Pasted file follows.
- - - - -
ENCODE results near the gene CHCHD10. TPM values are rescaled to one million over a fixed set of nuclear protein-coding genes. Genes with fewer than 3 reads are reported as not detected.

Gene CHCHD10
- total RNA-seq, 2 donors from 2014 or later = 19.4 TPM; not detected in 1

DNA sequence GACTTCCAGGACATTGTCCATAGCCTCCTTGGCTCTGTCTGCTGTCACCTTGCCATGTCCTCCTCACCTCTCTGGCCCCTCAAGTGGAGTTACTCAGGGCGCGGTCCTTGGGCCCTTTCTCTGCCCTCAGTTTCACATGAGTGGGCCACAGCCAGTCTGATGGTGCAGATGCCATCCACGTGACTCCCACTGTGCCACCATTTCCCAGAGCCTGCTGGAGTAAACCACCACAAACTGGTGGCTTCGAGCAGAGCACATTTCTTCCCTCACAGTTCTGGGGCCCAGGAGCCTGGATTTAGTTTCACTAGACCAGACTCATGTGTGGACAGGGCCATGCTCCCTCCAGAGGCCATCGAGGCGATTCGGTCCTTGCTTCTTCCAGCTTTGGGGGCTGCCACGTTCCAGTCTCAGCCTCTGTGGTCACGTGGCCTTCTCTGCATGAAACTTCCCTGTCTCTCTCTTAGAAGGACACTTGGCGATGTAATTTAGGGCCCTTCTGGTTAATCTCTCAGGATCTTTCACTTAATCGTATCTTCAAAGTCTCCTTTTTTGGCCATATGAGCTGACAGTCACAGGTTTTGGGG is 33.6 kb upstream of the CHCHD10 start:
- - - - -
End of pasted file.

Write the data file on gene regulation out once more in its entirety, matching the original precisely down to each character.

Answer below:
ENCODE results near the gene CHCHD10. TPM values are rescaled to one million over a fixed set of nuclear protein-coding genes. Genes with fewer than 3 reads are reported as not detected.

Gene CHCHD10
- total RNA-seq, 2 donors from 2014 or later = 19.4 TPM; not detected in 1

DNA sequence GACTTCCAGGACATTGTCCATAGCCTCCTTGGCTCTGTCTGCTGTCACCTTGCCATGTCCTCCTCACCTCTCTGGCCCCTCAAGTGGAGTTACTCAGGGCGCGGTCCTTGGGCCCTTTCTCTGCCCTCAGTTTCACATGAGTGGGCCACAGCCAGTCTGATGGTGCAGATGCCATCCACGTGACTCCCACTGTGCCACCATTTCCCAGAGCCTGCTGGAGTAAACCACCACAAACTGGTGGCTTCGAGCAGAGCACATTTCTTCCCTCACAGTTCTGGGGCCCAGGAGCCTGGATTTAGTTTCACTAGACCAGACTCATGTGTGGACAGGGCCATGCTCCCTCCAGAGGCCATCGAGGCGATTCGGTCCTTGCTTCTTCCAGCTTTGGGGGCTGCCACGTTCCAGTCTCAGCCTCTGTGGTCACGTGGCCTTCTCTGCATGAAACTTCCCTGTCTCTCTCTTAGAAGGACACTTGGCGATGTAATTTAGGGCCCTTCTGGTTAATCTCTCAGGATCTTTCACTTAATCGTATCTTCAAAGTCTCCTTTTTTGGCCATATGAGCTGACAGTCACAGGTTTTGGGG is 33.6 kb upstream of the CHCHD10 start: